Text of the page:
Publication Date: 2015.
The effects of different extraction methods of water-soluble carbohydrates (WSC) from the sotol plant (Dasylirion leiophyllum) were investigated. Sotol fragments were extracted at 40 and 70 °C, under thermal treatment (T), pre-enzymatic thermal treatment (PET), sonothermal treatment (ST), and pre-enzymatic sonothermal treatment (PEST) conditions: fructose, glucose, sucrose, and fructans were analyzed by HPLC and the total water soluble carbohydrates was determined. At 70 °C, the highest WSC values (482 mg/gd.m.) were obtained, with a fructan proportion of 69%. Pre-enzymatic treatment at 70 °C resulted in a high WSC content with the highest fructans proportion (87%) and lowest contents of RS and sucrose. The effect of the interaction between ultrasound and enzymatic treatments was limited by the high-temperature effect (70 °C), thereby minimizing the extraction. Microscopy analyses showed cell-wall modifications with the ST and PET treatments, which caused an increase in the total soluble sugars. The combination of enzymatic and sonothermal treatments at 70 °C resulted in the extraction of fructans in a higher yield and with less degradation. This circumvents the need for traditional high-energy processes, which could be beneficial for the extraction of WSC such as fructans from sotol or other economically important plants.
Author affiliation: Pardo Rueda, Abril J.. Universidad Autónoma de Chihuahua. Facultad de Ciencias Químicas; México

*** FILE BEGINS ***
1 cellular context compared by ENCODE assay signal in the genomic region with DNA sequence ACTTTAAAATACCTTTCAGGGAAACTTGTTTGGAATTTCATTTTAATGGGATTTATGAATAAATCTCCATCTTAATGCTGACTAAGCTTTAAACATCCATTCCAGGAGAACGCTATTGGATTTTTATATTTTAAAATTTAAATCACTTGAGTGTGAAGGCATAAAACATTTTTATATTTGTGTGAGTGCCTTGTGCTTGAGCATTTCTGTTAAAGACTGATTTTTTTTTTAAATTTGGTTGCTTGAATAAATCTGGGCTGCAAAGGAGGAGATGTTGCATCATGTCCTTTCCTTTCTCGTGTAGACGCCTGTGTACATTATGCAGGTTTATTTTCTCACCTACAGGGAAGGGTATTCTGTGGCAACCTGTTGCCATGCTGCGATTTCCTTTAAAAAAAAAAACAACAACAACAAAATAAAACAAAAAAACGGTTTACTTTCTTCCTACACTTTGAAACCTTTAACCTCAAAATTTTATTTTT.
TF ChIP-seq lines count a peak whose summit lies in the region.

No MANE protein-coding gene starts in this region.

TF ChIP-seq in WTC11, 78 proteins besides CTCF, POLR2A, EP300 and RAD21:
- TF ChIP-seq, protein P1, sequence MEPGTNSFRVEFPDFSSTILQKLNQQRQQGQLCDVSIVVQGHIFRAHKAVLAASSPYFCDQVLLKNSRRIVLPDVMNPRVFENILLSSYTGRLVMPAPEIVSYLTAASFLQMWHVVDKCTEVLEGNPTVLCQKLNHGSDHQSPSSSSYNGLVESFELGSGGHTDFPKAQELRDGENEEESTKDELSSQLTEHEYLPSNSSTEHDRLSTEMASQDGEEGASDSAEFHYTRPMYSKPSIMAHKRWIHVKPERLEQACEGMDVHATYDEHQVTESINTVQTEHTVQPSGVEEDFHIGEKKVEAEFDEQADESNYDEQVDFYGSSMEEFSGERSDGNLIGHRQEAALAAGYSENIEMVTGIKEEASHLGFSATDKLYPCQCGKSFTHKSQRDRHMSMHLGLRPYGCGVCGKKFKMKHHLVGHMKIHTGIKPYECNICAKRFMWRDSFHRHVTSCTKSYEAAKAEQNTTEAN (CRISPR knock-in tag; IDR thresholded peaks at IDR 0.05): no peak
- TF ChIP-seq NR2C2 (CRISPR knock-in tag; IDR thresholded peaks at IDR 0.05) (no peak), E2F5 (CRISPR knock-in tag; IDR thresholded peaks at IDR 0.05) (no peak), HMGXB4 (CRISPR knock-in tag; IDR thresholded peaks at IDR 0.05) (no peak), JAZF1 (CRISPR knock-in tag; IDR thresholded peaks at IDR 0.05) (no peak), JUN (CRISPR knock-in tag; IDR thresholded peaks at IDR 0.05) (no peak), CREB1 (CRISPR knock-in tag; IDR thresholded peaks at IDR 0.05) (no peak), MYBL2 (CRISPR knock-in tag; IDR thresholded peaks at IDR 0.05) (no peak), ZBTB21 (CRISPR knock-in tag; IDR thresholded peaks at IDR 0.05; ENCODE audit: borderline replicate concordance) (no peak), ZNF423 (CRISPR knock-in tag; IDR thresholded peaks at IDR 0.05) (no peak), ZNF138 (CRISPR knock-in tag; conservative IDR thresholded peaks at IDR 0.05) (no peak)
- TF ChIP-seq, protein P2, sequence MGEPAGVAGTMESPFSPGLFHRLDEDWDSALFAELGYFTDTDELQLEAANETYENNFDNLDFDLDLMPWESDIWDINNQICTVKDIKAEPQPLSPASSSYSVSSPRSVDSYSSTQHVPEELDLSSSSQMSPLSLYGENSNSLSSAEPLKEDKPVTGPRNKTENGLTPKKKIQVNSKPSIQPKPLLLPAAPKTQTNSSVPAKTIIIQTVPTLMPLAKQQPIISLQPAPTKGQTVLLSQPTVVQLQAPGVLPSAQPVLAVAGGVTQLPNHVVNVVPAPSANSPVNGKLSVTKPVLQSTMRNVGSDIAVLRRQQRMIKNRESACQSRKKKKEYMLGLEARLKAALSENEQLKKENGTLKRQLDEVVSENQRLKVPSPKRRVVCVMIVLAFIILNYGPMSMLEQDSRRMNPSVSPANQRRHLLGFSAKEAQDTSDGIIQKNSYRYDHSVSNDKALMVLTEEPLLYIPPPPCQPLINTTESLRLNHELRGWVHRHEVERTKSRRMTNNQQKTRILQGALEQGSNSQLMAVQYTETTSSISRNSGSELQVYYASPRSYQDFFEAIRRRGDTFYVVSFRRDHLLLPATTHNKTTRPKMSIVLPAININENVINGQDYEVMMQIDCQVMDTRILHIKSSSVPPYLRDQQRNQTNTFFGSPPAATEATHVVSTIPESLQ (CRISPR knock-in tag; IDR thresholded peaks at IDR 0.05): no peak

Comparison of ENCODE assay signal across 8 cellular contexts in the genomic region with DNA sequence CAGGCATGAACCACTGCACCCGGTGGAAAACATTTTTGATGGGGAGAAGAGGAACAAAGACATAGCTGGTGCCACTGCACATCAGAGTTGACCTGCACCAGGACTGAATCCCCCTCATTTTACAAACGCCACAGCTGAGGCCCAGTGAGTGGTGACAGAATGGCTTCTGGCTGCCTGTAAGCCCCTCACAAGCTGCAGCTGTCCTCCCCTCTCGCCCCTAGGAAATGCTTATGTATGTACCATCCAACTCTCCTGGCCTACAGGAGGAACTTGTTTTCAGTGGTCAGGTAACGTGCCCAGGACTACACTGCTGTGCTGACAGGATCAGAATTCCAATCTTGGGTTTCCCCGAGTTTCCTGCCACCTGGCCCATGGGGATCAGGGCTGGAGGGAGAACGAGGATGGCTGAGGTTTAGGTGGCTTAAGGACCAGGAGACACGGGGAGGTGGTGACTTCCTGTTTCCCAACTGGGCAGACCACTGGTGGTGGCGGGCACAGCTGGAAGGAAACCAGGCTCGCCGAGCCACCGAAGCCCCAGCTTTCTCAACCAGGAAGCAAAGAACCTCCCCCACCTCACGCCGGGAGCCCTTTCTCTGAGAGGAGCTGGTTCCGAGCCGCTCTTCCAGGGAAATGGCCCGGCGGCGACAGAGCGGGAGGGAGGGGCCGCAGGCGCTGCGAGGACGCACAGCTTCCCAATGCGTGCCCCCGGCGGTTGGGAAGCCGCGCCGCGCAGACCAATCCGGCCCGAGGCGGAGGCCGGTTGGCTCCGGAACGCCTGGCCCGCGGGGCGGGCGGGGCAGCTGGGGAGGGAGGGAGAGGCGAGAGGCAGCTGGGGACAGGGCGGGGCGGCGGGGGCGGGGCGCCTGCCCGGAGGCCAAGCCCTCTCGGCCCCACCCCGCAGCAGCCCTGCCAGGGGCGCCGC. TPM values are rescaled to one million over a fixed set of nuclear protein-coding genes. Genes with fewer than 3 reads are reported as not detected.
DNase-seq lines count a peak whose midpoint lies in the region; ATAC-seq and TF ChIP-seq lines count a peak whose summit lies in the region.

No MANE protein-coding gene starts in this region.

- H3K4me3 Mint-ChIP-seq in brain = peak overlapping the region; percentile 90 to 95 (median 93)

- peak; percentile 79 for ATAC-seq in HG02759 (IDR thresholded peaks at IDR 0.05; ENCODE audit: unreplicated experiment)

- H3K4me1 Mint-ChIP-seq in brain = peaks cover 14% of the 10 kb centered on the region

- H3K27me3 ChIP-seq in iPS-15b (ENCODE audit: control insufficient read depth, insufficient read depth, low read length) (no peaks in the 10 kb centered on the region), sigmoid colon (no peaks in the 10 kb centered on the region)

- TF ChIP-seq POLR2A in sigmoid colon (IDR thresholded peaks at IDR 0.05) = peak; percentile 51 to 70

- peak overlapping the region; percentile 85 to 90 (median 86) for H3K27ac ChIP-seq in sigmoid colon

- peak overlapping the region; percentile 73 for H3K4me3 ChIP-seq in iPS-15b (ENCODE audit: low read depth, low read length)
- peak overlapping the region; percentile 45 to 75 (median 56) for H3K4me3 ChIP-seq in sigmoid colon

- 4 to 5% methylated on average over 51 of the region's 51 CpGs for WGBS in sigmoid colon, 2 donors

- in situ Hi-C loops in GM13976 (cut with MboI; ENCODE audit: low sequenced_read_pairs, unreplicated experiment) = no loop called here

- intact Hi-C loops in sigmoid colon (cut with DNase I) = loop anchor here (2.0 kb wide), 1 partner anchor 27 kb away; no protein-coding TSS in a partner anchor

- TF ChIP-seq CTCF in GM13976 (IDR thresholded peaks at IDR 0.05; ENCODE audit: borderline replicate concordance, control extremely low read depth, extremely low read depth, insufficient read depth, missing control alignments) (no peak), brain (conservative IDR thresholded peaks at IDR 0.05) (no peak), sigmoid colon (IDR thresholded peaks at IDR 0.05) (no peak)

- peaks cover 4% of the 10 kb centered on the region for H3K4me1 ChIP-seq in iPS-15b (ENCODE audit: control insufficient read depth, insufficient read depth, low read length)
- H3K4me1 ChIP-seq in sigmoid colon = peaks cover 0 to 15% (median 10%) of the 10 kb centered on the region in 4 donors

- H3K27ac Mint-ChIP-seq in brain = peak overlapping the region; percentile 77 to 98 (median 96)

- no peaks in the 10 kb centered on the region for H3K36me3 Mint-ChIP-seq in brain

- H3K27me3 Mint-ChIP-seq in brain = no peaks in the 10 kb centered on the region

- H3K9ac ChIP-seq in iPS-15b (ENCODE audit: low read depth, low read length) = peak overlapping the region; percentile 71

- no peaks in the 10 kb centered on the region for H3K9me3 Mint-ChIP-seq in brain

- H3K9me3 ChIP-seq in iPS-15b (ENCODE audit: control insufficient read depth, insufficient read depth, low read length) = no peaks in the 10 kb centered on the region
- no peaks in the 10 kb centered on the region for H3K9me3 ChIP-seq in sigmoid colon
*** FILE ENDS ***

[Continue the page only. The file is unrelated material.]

Author affiliation: Quintero Ramos, Armando. Universidad Autónoma de Chihuahua. Facultad de Ciencias Químicas; México
Author affiliation: Genovese, Diego Bautista. Consejo Nacional de Investigaciones Científicas y Técnicas. Centro Científico Tecnológico Bahía Blanca. Planta Piloto de Ingeniería Química (i); Argentina. Universidad Nacional del Sur; Argentina
Author affiliation: Camacho Dávila, Alejandro. Universidad Autónoma de Chihuahua. Facultad de Ciencias Químicas; México
Author affiliation: Zepeda Rodríguez, Armando. Universidad Nacional Autónoma de México; México
Author affiliation: Contreras Esquivel, Juan C.. Universidad Autónoma de Coahuila. Facultad de Ciencias Químicas; México
Author affiliation: Bizarro, A. Patricia. Universidad Nacional Autónoma de México; México
Repository: CONICET Digital (CONICET). Consejo Nacional de Investigaciones Científicas y Técnicas
Authors: Frias-De Leon, Maria Guadalupe; Zavala-Ramirez, Monserrat; Córdoba, Susana; Zúñiga, Gerardo; Duarte-Escalante, Esperanza; Zepeda-Rodriguez, Armando; Lopez-Martinez, Irma; Buitrago, María José; Reyes-Montes, Maria del Rocío
Publication Date: 2011.